Continuing good rains in Brazil combined with a stronger US dollar helped to push arabica coffee prices down again this week. Lower prices in other commodity markets especially crude oil did not help. Over the week arabica coffee prices lost 4.45 cents/lb to settle at 158.15 cents/lb (Mar23). Robusta coffee prices, however, fared much better reflecting concerns about the quality of the Vietnamese robusta harvest which is now 60% complete. Over the week robusta coffee prices gained $18/ton (0.80 cents/lb). In the absence of local market distortions, roadside parchment coffee prices in Papua New Guinea next week, will probably be between 35 and 40 toea/kg lower than what they were last week
World coffee exports amounted to 9.69 million bags in October 2022, down 1.8% compared with 9.87 million in October 2021. Exports in the first month of coffee year 22/23 (Oct/Sept) fell by 1.9% to 9.69 million bags compared with 9.87 million bags in the same period in 2021/22. In the 12 months ending October 2022, exports of arabica totalled 80.54 million bags compared with 82.18 million bags last year; whereas robusta exports amounted to 48.26 million bags compared with 47.09 million bags for the previous year. Data from the Vietnam Customs Authority showed that the country exported 124,682 tons (2.08 million bags) of coffee in November, up 56.2% from the previous month. This brought cumulative exports for the first 11 months of the 2022 calendar year to 1.58 million tons, up 12.9% from the same period in 2021. Japanese stocks of green coffee at the end of October totalled 2.82 million bags. This is 2.9% lower than in September but 3.4% higher than at the end of October last year. Similarly, the European Coffee Federation (ECF) has reported that coffee stocks at the end of October in the ports of Antwerp, Hamburg, Le Havre, Barcelona, Trieste, Genoa, Napoli, Tallin, London, Felixstowe and Bremen were lower totalling 13.86 million bags, 145,000 bags lower than in September.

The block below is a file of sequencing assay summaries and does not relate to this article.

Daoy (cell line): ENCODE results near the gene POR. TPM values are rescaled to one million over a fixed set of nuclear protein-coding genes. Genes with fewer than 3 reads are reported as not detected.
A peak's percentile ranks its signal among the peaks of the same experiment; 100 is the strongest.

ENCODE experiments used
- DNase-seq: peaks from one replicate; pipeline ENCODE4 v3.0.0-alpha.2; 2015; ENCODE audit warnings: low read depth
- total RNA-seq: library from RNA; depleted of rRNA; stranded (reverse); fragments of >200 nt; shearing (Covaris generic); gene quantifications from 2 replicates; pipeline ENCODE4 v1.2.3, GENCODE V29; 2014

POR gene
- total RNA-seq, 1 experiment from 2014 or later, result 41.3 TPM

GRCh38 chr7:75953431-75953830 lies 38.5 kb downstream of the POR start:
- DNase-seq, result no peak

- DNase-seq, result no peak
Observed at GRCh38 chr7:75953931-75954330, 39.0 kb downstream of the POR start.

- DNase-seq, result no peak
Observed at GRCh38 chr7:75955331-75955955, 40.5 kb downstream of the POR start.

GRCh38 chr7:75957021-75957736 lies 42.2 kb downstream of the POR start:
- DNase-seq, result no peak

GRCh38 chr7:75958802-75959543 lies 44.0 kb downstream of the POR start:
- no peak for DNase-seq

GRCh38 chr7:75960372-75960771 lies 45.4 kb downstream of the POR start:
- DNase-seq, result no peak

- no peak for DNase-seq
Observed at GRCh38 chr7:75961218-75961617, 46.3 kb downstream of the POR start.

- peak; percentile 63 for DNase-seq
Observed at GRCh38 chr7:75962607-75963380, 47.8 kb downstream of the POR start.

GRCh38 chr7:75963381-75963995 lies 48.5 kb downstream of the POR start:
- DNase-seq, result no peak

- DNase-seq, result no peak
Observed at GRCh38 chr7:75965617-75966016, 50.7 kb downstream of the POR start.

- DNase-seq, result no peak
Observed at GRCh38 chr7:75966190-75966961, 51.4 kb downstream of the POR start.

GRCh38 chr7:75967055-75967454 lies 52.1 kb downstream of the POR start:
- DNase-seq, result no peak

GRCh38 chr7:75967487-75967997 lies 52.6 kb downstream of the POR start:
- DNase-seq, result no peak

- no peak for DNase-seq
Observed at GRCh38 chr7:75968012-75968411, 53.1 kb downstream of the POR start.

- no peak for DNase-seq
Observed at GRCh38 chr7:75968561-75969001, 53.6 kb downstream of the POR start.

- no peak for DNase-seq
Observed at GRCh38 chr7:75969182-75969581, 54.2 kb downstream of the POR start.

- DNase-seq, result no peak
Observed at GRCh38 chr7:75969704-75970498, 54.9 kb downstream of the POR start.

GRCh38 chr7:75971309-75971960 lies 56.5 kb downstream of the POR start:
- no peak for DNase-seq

I still cannot get access to any reliable regularly-published data on price differentials, so once again I have had to use sources, the accuracy of which cannot be guaranteed. Origins continue to be reluctant to sell at these new levels and this is beginning to manifest itself in physical price differentials, all of which are higher. Brazilian 3/4’s are 2 cents/lb higher at minus 7; Honduras HG’s are also higher at plus 37; Kenya AB FAQ’s are steady at between at plus 65 and plus 90; as are Colombian UGQ’s at plus 60. Without any update on PNG Y1’s, I would guess (and it is just a guess) that they might be slightly higher at around plus 3/4. Therefore, had an exporter fixed on Friday in New York for March/April delivery he may have been able to secure a price between 160.05 cents/lb and 163.90 cents/lb.
It is clear that the market remains uncertain about the size of next year’s crop in Brazil with many believing that it will be in the region of 65 million bags plus, but others are not so sure and indeed all the reports emanating from Brazil suggest something much lower. The USDA report is due soon but the figures for Brazil although revised downwards are already known and as always suggest a bigger crop than many other analysts are forecasting. Consequently it is difficult to see where the market might be heading and indeed a push below 150 cents/lb is possible, but unlikely. Overall, the outlook is bearish, but I believe there is the potential for the market to make a very modest gain over the week come.
Mick Wheeler, UK.